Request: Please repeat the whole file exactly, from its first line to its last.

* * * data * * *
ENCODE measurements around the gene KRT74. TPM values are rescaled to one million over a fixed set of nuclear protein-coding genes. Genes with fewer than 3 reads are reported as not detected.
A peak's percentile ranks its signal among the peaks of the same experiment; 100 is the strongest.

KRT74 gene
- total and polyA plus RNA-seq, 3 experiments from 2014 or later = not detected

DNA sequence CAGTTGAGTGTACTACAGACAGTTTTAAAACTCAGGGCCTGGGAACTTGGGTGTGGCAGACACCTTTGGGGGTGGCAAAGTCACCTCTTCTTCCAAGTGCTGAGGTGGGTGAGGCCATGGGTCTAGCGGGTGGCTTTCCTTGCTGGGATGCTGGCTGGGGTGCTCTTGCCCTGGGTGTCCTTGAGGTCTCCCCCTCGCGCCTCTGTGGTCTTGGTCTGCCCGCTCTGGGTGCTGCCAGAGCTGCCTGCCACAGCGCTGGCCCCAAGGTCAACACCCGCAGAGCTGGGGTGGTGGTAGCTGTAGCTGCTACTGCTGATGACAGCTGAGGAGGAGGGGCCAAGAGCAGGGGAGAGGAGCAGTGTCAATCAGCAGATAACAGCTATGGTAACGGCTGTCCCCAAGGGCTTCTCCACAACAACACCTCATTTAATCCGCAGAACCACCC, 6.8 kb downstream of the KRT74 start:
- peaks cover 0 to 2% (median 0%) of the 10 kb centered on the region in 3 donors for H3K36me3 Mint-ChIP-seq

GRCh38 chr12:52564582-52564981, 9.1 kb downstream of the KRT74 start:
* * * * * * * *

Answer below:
ENCODE measurements around the gene KRT74. TPM values are rescaled to one million over a fixed set of nuclear protein-coding genes. Genes with fewer than 3 reads are reported as not detected.
A peak's percentile ranks its signal among the peaks of the same experiment; 100 is the strongest.

KRT74 gene
- total and polyA plus RNA-seq, 3 experiments from 2014 or later = not detected

DNA sequence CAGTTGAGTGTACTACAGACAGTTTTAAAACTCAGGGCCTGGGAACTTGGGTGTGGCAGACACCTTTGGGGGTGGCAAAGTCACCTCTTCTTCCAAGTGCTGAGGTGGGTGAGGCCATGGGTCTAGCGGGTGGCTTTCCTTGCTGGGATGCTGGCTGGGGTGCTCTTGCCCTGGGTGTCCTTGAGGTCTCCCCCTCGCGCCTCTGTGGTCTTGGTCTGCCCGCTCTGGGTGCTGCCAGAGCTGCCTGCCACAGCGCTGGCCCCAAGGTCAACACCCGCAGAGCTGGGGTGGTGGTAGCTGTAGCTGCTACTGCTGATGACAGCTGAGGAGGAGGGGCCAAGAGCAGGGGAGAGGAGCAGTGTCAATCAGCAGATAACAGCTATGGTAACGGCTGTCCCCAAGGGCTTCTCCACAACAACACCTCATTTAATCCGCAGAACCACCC, 6.8 kb downstream of the KRT74 start:
- peaks cover 0 to 2% (median 0%) of the 10 kb centered on the region in 3 donors for H3K36me3 Mint-ChIP-seq

GRCh38 chr12:52564582-52564981, 9.1 kb downstream of the KRT74 start: